• Osteochondritis dissecans manifests as a bony, craterlike defect in the capitellum and may possibly be associated with compression changes in the radial head. Osteochondritis dissecans lesions, when detected, should be referred to a sports-medicine specialist, and additional imaging with magnetic resonance imaging (MRI) is usually indicated. Outcomes vary, depending on the size of the lesion, the degree of displacement, the presence of any associated loose bodies, and the patient's skeletal maturity.

    • Osteochondrosis of the capitellum (Panner disease) shows fragmentation of the capitellar ossification center and a smaller and irregular epiphysis. Severe cases may show advanced avascular necrosis of the capitellum. Interestingly, this disease is often self-limited in the 8- to 11-year-old athlete; these patients often do well with time and conservative management.

    • Osteophytes are sometimes seen in the olecranon on the lateral elbow radiograph and are often correlated with cases of posterior elbow impingement.

  • MRI provides great detail of the structural integrity of the articular cartilage surface, the bone marrow and subchondral bone, the muscles, tendons, ligaments, muscles and nerves.

  • Computed tomography (CT) scanning has dramatically advanced with the advent of helical scanners. CT scanning is most useful for characterizing bony tumors, myositis ossificans, and fracture morphology. Contrast tomography can be used, but it is no longer favored except in certain individualized cases.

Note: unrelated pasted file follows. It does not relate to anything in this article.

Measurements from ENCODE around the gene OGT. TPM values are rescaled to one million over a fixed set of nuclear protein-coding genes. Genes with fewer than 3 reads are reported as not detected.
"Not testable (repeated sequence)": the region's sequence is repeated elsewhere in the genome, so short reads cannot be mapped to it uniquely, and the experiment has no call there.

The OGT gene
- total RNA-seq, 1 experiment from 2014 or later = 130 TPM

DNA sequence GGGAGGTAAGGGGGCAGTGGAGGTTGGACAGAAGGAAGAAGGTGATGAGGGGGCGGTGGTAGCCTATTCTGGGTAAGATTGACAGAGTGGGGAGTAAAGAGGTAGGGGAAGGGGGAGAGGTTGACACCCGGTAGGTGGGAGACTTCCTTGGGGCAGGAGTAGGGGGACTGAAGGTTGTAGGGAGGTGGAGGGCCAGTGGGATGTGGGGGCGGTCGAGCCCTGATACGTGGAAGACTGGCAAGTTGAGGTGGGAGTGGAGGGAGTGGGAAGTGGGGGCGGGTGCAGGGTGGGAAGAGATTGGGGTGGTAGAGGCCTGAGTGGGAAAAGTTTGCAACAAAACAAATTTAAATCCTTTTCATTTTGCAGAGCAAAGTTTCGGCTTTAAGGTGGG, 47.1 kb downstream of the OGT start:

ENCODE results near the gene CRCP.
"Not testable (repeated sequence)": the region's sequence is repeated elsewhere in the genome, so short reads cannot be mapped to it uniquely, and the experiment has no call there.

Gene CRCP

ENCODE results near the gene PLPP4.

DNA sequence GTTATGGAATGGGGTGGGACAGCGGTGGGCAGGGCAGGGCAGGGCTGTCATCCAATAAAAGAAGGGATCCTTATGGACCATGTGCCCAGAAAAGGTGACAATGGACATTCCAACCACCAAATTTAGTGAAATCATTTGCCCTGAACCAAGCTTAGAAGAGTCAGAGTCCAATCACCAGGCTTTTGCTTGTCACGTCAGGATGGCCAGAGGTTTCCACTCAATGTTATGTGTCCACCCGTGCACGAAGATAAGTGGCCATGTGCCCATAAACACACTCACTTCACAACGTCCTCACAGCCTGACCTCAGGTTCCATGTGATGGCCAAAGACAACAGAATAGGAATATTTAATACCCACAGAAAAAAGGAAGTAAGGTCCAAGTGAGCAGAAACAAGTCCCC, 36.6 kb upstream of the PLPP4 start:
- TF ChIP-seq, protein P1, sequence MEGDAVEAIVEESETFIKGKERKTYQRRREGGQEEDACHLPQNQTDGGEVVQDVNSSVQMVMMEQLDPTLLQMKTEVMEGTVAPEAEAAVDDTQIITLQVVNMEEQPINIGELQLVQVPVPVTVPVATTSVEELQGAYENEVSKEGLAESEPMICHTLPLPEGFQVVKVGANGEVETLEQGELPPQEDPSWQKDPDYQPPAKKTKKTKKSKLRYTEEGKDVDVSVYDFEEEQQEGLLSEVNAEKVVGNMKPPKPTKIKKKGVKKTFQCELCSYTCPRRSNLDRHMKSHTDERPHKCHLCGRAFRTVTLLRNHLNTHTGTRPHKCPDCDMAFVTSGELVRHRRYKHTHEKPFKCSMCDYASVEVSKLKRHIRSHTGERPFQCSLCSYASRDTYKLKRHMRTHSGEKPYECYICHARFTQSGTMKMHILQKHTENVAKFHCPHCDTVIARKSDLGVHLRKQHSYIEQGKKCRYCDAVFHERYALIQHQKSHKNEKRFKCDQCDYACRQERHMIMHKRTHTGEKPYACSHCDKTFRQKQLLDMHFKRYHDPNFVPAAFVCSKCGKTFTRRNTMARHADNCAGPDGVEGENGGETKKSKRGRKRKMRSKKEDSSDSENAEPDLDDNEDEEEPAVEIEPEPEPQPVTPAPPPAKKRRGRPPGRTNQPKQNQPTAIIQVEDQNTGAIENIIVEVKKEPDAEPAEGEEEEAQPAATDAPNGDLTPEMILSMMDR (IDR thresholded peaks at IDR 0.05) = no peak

• Ultrasonography can be useful for imaging the soft tissues around the elbow. Instability with dynamic ultrasonography during valgus stress and ulnar nerve instability with dynamic motion have been studied, but these techniques are not routinely used in the United States.

  • Radionuclide bone scanning is a sensitive but nonspecific imaging modality to identify the presence of a bony injury. Bone scanning is rarely used for elbow injuries, because alternative imaging techniques are more likely to aid in diagnosis.

  • Wei et al conduct a study to better characterize the involvement and relationship of medial elbow structures in Little League elbow through magnetic resonance (MR) imaging. The study concludes that MRI of Little League elbow demonstrated more abnormalities compared with radiographs. The authors add that increased number of findings, however, should not change clinical management. MR evaluation of the ulnar collateral ligament demonstrates no role for reconstruction in Little League elbow. In addition, given the close proximity of the ligament to the physis, any surgical procedure involving the UCL origin should be performed with caution. [23]



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  • Arthroscopy of the elbow can be used as both a diagnostic and treatment procedure. Arthroscopy can be used to determine the size and location of the bony lesions intra-articularly. Arthroscopy can also help determine whether loose fragments are present in the joint. Sometimes, arthroscopy can be used for surgical excision or fixation of bony fragments. Most patients have some form of imaging studies performed before an arthroscopic evaluation; therefore, arthroscopy is primarily used as a form of treatment. [24]